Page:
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Journal of Applied Remote Sensing

SpaceWire-based thermal-infrared imager system for asteroid sample return mission HAYABUSA2
Author(s): Hiroki Hihara; Kaori Iwase; Junpei Sano; Hisashi Otake; Tatsuaki Okada; Ryu Funase; Ryoichi Kashikawa; Isamu Higashino; Tetsuya Masuda
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Paper Abstract

A thermal-infrared (TIR) imager system is developed for HAYABUSA2, which is planned to be launched in 2014 and aims at sample-return from a C-class near-Earth asteroid 162173 (1999JU3) considered to contain organic or hydrated materials. The system consists of a TIR imager and digital electronics, which are used not only for the scientific investigation of physical properties of the asteroid surface, but also for the assessment of landing site selection and safe descent operation onto the asteroid surface with in situ measurement. TIR adopts an uncooled bolometer. Image operations such as multiple images summation, dark image subtraction, and the compensation of dead pixels are processed onboard. A processing module is connected to sensor interfaces through SpaceWire in order to provide deterministic processing time. Data compression is also provided to reduce the restriction of transmission time, which provides the equivalent compression ratio as JPEG2000 in 1/30 processing time in average. A high-speed data recorder is connected through SpaceWire in order to record TIR data in parallel with other sensor data. The modularity of SpaceWire enables us to use these as built devices for TIR and inherits the same design as the long-wavelength infrared imager developed for the Venus climate orbiter Akatsuki.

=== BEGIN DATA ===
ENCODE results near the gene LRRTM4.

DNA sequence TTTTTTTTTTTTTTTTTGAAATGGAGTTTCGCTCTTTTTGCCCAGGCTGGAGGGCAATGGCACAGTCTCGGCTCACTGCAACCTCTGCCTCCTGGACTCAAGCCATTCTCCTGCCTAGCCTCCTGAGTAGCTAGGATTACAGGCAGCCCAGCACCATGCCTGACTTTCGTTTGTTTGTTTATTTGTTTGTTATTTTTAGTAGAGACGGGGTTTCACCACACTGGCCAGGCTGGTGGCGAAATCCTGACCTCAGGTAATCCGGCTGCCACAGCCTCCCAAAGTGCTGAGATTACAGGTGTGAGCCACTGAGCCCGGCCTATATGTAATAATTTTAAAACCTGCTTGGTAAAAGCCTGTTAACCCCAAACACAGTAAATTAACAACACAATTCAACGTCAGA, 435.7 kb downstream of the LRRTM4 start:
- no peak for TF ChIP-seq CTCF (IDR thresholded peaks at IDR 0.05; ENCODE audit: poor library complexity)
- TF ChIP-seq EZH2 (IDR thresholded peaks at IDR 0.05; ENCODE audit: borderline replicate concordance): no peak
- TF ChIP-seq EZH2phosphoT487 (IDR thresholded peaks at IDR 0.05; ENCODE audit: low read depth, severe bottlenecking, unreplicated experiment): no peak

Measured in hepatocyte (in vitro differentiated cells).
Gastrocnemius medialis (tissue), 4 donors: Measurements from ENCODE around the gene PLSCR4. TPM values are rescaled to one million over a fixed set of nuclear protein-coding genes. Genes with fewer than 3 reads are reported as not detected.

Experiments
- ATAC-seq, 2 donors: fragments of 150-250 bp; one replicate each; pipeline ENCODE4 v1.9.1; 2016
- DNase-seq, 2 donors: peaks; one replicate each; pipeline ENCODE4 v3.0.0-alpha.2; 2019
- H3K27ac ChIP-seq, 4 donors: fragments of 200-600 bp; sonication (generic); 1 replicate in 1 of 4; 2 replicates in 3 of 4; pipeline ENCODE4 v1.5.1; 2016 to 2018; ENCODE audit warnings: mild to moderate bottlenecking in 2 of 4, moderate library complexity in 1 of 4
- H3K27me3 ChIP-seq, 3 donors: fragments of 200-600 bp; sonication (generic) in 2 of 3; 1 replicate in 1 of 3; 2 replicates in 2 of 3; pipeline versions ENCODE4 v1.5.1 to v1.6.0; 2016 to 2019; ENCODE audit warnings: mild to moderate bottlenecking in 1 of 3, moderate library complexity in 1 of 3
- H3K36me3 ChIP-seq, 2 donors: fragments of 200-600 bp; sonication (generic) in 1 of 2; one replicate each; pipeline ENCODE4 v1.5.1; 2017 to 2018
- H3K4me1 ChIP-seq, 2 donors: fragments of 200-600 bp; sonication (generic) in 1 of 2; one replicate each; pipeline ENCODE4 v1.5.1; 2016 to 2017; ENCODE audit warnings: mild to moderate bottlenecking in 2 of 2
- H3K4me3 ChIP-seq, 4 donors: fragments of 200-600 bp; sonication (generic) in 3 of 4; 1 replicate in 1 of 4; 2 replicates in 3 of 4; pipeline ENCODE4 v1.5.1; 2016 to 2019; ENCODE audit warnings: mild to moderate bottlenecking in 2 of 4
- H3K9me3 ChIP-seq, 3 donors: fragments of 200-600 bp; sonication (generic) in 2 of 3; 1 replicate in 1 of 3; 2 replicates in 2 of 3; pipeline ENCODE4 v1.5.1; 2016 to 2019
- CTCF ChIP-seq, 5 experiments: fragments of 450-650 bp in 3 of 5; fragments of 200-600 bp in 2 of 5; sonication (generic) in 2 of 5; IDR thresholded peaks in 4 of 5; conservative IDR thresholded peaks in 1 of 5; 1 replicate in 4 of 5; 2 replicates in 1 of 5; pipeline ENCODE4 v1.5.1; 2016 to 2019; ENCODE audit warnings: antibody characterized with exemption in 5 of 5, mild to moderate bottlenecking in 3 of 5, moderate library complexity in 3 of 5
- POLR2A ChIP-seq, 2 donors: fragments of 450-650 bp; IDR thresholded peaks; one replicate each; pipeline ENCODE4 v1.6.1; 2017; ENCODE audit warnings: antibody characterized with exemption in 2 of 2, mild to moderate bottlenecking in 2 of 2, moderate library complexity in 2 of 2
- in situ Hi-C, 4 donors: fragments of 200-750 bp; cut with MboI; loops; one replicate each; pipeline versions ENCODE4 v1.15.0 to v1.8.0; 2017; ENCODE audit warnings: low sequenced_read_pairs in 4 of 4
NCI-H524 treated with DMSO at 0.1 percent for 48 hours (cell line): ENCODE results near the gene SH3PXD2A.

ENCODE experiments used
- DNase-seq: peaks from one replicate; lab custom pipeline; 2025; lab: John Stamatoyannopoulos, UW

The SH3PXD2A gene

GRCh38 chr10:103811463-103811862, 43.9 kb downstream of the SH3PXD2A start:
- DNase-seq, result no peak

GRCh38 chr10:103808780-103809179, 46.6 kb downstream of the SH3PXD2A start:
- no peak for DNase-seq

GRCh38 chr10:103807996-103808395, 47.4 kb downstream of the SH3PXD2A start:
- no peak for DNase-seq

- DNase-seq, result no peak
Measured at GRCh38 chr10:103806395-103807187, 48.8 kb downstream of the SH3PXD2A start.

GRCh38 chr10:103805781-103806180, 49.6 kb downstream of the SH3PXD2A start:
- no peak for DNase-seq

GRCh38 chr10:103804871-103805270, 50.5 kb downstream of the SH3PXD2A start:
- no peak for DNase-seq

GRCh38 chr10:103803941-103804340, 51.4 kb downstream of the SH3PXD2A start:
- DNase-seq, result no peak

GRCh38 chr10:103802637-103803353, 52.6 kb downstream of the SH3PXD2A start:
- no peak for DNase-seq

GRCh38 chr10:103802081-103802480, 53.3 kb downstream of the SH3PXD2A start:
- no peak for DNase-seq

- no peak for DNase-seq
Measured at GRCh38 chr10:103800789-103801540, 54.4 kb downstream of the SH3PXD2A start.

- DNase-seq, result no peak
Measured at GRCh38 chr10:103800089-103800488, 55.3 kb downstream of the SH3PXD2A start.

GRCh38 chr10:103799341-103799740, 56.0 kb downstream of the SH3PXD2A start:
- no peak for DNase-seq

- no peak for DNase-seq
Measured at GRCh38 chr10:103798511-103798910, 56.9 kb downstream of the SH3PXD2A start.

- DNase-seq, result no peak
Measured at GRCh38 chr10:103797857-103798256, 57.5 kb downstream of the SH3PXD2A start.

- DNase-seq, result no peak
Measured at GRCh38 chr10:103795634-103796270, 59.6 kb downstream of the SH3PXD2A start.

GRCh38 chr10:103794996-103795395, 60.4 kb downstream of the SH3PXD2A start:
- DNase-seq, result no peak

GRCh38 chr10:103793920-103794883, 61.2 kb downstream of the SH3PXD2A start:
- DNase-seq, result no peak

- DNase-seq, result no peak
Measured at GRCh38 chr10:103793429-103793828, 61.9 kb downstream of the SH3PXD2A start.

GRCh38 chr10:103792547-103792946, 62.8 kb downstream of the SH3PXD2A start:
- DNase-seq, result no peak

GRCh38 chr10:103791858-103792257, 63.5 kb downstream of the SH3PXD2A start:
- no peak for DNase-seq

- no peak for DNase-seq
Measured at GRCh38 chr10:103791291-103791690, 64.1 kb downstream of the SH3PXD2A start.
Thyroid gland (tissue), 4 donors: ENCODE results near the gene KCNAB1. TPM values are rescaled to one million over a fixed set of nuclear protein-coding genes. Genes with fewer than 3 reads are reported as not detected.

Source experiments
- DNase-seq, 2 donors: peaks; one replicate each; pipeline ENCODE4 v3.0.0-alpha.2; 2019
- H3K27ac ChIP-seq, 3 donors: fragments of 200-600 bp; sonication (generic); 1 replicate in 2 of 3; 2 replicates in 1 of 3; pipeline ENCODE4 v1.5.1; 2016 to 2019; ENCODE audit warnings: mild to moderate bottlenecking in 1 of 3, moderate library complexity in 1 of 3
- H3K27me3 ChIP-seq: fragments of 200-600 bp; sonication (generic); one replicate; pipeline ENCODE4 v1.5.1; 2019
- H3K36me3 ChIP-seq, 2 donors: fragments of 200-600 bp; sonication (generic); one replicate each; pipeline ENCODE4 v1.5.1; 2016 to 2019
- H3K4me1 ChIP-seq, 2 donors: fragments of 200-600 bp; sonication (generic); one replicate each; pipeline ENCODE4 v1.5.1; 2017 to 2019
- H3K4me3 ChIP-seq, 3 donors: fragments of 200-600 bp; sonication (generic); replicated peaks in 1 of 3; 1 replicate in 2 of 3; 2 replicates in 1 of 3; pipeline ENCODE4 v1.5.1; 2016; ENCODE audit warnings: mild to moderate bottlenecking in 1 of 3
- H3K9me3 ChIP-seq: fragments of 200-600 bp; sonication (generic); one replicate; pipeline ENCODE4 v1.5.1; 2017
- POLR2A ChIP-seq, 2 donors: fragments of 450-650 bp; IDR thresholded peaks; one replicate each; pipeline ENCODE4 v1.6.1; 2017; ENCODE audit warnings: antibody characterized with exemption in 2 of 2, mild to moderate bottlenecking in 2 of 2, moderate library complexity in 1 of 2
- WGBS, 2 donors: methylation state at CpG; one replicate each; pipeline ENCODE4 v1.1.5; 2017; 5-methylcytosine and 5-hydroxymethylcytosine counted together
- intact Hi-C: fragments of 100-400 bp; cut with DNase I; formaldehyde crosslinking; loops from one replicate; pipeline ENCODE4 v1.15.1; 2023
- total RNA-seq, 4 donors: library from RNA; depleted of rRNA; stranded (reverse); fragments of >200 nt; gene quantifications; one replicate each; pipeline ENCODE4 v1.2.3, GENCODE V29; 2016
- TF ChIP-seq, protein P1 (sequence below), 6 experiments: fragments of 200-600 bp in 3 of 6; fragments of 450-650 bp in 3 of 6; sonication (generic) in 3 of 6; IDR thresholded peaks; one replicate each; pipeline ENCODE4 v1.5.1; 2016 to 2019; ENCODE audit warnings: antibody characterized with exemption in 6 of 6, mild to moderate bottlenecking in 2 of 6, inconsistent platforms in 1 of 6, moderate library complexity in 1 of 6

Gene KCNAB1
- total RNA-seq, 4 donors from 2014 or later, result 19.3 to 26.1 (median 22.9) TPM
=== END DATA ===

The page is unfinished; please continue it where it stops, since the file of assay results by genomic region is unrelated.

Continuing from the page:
Paper Details

Date Published: 28 April 2014
PDF: 14 pages
J. Appl. Remote Sens. 8(1) 084987 doi: 10.1117/1.JRS.8.084987
Published in: Journal of Applied Remote Sensing Volume 8, Issue 1
Show Author Affiliations
Hiroki Hihara, NEC TOSHIBA Space Systems Ltd. (Japan)
Kaori Iwase, NEC TOSHIBA Space Systems Ltd. (Japan)
Junpei Sano, NEC TOSHIBA Space Systems Ltd. (Japan)
Hisashi Otake, Institute of Space and Astronautical Science (Japan)
Tatsuaki Okada, Institute of Space and Astronautical Science (Japan)
Ryu Funase, The Univ. of Tokyo (Japan)
Ryoichi Kashikawa, NEC TOSHIBA Space Systems Ltd. (Japan)
Isamu Higashino, NEC TOSHIBA Space Systems Ltd. (Japan)
Tetsuya Masuda, NEC Corp. (Japan)


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